Directed by Steven Spielberg
Written by Jon Cohen & Scott Frank, based on the short story by Philip K. Dick
Starring Tom Cruise, Colin Farrell, Max Von Sydow, Kathryn Morris, Samantha Morton
My Advice: Don't Miss It.
Welcome to the middle of the 21st Century. Washington D.C. apparently was overrun by homicide a few years back, so they've established something called Precrime. Thanks to some precogs they keep locked up in the basement, the cops are able to bust you for murder...before you even commit the deed. It's so effective, they haven't had a single homicide in three years and the program's about to go nationwide. John Anderton (Cruise) is the head burrito of Precrime in the field, and he's damn good at what he does. However, when the precogs suddenly show him to be the next perp to be taken down, Anderton knows something has gone horribly wrong. But can he stay away from his old buddies long enough to figure out what the hell's going on?
You know, when the year's movies started to shape up, I wondered what in the world Spielberg and company were thinking. Here you have this summer tentpole flick coming--but it's not on radar at all. No bigass ad campaigns, no nothing. It was as if they were trying to sneak up on people. Now that I've seen it, it all makes sense: it's just a damn good movie. It doesn't need a $40 million marketing assault. It's understandable that I would be so disoriented by this flick. After all, it is a kickass, dense sci-fi action thriller hybrid that delivers and then some. I haven't seen one in so long, no wonder I didn't recognize it at first.
The cast all hit their marks and blow through them. Cruise plays The Fugitive on crack to the hilt. Farrell I think is required by law to be in every other film released these days, which is okay because he continues to impress. Max Von Sydow is Max Von Sydow, and do I really need to explain myself? Also of note is Samantha Morton. It's hard to believe that Jane Eyre is almost bald and screaming about the future, but she manages to bring some humanity to her character--hard to do given the context. Excellent bit players are scattered throughout: Tim Blake Nelson, Peter Stormare, and Jesus, is that Arye Gross at the beginning?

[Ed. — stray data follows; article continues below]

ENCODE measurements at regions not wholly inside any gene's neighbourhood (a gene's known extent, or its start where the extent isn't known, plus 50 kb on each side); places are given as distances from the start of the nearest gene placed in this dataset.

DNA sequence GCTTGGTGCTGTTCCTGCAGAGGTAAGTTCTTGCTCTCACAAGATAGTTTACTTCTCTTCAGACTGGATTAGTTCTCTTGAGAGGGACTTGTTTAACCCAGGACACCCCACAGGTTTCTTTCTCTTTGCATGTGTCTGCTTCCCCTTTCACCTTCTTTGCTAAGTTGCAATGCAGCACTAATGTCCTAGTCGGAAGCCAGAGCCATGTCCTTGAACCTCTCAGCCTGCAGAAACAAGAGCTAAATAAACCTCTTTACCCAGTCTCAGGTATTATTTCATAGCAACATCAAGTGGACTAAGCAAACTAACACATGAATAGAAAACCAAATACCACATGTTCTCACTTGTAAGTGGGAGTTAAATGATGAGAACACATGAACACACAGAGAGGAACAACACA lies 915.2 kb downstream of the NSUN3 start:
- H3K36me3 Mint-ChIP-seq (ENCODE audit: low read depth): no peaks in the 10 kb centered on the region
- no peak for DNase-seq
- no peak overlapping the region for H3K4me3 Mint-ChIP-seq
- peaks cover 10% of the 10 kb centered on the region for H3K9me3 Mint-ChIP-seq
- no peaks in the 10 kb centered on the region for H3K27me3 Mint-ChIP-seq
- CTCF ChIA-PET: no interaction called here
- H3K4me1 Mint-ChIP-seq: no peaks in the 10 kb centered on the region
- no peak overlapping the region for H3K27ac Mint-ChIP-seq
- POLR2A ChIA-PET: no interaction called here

However, the cast is not the best part of the film--not by a longshot. What's really impressive is to see a script in this day and age that manages to cover all the bases: it entertains, it thrills, it makes one think...the list goes on and on. It manages to do all this and keep up a breakneck pace that never feels forced. Are there parts that might seem as though we've been there before? Probably, but the pace keeps you from thinking too hard about it--and regardless, when you do clue in to what's going on (which takes some time, rest assured), the mood and the tension will still make you gnaw on the seats in the cinema.
Everything on the crew end of things is top notch. The John Williams score keeps the pressure on, the cinematography by Spielberg co-conspirator Janusz Kaminski is slap perfect, and the effects take us into the first immersive sci-fi world that makes sense--let me repeat that: makes sense--in quite some time. Like a roller coaster ride but with extra g-forces, you just can't help but grin while watching it. What's interesting though is that this is the new Spielberg at work here. I can't imagine Spielberg of ten years ago pulling this thing off; you see, at times it's amusing but it also has incredibly dark concepts and moments at work in it.
Amazing things happen on multiple levels and it's worth at least a couple of viewings. This because it's a rare breed: a good, solid entertaining flick. Thank all the Gods.
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